We are Morte. Luis Miguel Orozco
Oxycut and Plasma Manager
Born in Cuenca, but from Pradejón by adoption, Luis Miguel came to La Rioja for love. Before that, he had time to work in the fields, grape-picking to earn ‘tuppence ha’penny’ as a student, then to be employed in a pharmaceutical laboratory and to earn a degree from Complutense University in Madrid in optometry.
His first position at MORTE was as a CAD design technician, but shortly after his arrival a second industrial unit went up. It was intended specifically for oxycut and plasma cutting and he was offered the chance to run it. He accepted immediately.
There, Luis can cut sheets of steel measuring from 8 to 110 mm thick and weighing up to 10 tons, moving them as if they weighed nothing at all by way of an electromagnet. But, first, programming is needed to make maximum use of the material. Spatial awareness, planning and accuracy are the key elements to this job: accommodating the different pieces to make maximum use of the material; then making the exact cut for each piece from which MORTE dies are produced.
He is also the export logistics manager for Algeria, a developing market to which he needs to devote all his organisational and managerial skills.
His life has changed in the last few months: the arrival of his twins Liam and Laia, the apple of his eye, something he would not change for anything in the world.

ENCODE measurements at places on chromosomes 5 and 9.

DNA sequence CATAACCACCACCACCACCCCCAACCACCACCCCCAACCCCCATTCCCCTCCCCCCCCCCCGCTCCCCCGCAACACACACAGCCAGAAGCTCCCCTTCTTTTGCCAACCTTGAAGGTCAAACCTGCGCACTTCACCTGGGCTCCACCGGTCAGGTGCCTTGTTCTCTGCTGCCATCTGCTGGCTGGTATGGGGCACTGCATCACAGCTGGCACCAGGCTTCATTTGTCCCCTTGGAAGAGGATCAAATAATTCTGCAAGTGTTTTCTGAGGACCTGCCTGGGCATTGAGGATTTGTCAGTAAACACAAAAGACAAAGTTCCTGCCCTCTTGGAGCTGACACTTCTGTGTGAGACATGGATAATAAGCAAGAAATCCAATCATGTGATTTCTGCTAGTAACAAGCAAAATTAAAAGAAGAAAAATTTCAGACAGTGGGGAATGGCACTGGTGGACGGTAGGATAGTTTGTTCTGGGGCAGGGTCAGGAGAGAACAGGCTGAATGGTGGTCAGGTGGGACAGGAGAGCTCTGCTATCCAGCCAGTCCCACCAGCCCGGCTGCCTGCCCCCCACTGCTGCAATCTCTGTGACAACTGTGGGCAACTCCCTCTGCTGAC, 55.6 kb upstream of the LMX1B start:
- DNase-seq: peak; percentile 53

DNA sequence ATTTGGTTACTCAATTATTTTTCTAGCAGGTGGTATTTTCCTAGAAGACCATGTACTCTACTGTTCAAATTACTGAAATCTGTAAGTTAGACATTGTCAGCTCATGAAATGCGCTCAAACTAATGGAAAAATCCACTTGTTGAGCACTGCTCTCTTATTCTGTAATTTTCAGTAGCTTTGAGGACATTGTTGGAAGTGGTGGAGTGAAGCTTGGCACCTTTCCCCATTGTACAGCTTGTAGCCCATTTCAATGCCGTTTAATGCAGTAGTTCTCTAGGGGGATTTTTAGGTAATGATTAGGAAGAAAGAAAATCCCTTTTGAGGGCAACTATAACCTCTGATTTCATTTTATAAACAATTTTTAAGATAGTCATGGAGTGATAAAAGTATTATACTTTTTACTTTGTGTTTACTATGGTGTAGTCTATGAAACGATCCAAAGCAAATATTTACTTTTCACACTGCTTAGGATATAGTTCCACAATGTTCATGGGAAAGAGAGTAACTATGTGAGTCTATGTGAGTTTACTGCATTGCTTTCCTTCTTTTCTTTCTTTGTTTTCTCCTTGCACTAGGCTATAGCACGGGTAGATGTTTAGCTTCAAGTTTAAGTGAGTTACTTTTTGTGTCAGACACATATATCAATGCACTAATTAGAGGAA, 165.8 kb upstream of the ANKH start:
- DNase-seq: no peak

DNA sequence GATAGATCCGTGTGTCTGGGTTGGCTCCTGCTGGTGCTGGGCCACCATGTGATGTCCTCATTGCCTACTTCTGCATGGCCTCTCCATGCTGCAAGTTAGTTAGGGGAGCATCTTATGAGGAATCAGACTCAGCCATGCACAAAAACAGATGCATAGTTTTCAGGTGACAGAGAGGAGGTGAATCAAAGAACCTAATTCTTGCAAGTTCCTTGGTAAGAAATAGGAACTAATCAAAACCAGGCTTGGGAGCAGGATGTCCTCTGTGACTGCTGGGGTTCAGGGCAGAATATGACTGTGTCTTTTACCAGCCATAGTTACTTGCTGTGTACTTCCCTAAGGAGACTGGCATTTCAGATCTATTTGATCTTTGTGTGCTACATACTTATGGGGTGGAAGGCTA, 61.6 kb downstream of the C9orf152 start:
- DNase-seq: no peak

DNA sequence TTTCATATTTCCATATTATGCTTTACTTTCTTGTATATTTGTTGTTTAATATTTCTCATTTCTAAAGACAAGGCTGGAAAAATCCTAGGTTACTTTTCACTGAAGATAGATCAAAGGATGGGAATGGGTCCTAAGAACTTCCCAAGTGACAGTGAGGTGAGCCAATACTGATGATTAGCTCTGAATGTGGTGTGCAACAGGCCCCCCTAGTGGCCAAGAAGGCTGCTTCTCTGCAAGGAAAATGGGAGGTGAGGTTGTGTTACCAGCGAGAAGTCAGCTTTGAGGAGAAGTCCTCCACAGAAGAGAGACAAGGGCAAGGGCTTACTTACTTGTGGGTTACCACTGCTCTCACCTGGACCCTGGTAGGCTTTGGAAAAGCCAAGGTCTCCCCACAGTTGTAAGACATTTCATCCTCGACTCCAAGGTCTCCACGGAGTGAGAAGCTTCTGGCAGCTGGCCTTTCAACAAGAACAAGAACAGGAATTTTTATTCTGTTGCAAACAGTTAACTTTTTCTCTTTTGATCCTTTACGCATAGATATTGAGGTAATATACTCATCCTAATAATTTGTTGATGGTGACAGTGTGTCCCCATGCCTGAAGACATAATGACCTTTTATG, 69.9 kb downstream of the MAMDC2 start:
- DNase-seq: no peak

But Luis is, above all, discerning, a non-conformer, with a vision of the world wherein values stand out. At first sight, he could seem fidgety as he expresses himself so rapidly but he thinks even faster than he speaks and words come sprinting out of him. He can talk about almost anything and has no qualms about starting a profound conversation with anyone, given he is a people person and he can adapt to his audience, much like how he adapts the parts of the MORTE dies to the steel sheet, getting the very best out of each piece.
Perhaps his qualifications in optometry help him see things in a different light. A way in which his family orients him towards what is important, in his work which requires precision and of which he is particularly proud, and in his colleagues who note his camaraderie, his capacity for work and his involvement in the manufacturing of the dies at MORTE.